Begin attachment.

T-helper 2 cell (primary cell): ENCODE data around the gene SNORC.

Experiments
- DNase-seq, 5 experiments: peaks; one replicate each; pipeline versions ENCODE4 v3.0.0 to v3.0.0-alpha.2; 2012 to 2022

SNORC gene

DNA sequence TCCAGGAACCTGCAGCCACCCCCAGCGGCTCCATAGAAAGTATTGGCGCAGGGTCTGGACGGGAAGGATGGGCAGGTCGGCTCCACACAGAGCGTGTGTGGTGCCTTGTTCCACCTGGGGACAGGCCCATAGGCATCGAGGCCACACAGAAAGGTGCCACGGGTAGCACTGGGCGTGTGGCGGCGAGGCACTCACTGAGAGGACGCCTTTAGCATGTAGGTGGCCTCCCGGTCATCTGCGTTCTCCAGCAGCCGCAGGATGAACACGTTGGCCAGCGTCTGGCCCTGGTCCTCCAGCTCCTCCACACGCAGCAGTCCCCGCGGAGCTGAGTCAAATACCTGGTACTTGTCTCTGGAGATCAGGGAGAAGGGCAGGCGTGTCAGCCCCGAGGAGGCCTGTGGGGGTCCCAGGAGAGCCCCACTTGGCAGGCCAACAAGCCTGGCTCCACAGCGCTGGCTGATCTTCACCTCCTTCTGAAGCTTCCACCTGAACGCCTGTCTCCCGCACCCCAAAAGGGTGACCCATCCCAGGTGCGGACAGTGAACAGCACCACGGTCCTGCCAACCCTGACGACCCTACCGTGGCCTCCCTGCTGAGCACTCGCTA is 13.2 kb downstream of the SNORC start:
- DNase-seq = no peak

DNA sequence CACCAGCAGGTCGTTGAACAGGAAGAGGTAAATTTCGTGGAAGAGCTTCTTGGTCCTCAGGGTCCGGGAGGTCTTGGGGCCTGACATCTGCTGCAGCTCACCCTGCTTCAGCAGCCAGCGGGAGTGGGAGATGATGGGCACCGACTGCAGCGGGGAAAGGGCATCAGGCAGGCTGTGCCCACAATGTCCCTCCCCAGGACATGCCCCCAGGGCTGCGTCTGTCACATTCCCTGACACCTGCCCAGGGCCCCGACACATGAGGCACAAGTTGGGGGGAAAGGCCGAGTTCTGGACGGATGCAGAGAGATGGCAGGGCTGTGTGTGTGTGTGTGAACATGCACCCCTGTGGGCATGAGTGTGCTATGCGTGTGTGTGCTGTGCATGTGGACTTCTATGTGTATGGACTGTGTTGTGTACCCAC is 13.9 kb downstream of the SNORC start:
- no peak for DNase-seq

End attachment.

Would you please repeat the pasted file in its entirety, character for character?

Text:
T-helper 2 cell (primary cell): ENCODE data around the gene SNORC.

Experiments
- DNase-seq, 5 experiments: peaks; one replicate each; pipeline versions ENCODE4 v3.0.0 to v3.0.0-alpha.2; 2012 to 2022

SNORC gene

DNA sequence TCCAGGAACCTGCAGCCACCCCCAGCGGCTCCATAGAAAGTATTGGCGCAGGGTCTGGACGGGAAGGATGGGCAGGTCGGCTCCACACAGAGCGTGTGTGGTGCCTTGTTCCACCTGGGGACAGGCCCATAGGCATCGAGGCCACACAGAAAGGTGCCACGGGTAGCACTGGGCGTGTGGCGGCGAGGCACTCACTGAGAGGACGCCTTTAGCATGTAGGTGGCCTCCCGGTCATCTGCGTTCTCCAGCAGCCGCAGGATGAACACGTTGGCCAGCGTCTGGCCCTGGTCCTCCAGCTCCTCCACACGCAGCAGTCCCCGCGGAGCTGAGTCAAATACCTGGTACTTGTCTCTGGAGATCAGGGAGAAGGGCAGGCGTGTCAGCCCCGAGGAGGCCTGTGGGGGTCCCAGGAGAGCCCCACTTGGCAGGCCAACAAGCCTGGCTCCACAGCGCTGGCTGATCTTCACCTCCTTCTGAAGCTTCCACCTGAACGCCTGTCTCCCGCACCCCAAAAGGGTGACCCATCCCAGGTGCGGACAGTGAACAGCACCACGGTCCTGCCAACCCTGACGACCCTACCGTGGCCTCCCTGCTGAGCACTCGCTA is 13.2 kb downstream of the SNORC start:
- DNase-seq = no peak

DNA sequence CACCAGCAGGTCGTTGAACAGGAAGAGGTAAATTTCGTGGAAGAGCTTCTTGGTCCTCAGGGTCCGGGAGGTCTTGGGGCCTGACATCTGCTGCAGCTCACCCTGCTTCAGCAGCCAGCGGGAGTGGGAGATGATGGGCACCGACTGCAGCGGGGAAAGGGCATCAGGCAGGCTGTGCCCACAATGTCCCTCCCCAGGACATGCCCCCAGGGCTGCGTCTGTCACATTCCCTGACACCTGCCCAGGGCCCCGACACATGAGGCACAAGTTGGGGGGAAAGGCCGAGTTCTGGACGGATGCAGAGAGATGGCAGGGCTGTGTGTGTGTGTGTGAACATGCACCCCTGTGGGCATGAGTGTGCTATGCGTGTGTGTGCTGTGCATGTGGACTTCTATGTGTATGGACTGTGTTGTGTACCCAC is 13.9 kb downstream of the SNORC start:
- no peak for DNase-seq